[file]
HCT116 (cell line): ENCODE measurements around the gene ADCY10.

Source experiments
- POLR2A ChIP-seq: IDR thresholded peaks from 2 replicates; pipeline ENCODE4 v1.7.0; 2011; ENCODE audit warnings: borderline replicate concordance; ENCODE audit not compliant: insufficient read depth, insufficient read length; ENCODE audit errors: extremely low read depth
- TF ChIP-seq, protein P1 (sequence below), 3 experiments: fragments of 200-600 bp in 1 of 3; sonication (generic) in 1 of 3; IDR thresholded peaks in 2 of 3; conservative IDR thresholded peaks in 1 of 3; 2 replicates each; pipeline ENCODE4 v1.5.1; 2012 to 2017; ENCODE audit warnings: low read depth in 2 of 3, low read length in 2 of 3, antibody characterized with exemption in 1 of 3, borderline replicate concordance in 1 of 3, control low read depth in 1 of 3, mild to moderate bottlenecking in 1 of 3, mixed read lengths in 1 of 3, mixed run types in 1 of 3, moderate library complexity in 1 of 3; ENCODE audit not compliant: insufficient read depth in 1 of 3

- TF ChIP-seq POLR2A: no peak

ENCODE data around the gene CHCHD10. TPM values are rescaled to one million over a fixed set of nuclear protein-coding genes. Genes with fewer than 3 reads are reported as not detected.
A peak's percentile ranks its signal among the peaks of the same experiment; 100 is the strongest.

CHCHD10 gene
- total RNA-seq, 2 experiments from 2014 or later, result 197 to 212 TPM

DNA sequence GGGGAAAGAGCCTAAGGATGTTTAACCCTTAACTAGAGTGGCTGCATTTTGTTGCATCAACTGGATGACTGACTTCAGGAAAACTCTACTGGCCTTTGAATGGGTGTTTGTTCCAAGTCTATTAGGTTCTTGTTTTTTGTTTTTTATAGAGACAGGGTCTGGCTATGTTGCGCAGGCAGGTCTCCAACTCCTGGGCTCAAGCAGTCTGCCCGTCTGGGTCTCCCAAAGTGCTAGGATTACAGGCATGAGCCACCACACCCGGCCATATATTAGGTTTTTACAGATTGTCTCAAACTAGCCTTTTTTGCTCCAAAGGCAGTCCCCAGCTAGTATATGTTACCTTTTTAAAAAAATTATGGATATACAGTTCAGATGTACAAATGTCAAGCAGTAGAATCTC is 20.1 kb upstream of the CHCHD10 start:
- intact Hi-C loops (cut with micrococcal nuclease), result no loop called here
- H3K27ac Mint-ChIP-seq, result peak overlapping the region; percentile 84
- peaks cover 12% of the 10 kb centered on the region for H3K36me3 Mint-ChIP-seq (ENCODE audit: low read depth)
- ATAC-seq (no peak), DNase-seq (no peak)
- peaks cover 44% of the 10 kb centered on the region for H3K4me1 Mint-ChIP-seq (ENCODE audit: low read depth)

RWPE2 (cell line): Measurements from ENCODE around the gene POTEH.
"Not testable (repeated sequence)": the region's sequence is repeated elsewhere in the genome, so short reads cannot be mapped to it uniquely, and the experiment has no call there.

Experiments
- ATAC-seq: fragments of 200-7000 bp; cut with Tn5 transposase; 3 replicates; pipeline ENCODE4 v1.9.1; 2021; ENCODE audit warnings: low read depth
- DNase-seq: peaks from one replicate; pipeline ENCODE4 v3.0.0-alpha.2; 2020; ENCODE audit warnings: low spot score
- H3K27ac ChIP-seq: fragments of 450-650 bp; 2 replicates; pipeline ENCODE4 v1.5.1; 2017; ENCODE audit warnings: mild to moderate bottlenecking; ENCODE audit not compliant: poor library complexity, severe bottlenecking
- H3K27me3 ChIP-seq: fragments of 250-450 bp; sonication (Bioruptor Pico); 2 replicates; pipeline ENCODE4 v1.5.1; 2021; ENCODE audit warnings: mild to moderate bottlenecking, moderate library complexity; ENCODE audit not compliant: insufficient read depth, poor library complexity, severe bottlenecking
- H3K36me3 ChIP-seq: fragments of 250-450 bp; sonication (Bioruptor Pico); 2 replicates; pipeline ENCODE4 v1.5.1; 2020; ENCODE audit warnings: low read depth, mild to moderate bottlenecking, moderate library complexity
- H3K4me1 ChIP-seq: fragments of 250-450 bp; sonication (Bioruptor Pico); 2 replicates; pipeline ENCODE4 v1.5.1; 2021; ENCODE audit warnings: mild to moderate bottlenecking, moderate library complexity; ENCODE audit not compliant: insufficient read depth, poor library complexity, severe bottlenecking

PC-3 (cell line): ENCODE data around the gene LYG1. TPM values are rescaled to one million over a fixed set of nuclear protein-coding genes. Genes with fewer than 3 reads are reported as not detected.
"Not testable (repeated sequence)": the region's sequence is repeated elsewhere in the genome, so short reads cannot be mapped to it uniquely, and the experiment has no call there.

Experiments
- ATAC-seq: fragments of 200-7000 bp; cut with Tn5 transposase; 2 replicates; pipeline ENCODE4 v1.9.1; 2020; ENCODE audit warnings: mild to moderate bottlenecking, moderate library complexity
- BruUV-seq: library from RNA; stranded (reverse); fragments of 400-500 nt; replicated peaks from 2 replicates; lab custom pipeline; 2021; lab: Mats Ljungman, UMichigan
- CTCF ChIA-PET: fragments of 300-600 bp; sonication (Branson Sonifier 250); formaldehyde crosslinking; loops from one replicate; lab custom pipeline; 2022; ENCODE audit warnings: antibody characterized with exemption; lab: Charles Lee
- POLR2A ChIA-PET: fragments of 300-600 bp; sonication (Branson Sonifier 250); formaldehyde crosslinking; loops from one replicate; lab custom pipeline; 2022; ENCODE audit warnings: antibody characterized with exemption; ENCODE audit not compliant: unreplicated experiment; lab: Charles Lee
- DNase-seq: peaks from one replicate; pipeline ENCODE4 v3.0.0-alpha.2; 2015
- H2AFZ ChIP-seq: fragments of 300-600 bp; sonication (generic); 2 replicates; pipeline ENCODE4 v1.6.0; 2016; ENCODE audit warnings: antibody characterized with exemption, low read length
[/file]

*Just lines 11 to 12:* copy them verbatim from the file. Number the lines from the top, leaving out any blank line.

- intact Hi-C loops (cut with micrococcal nuclease), result no loop called here
- H3K27ac Mint-ChIP-seq, result peak overlapping the region; percentile 84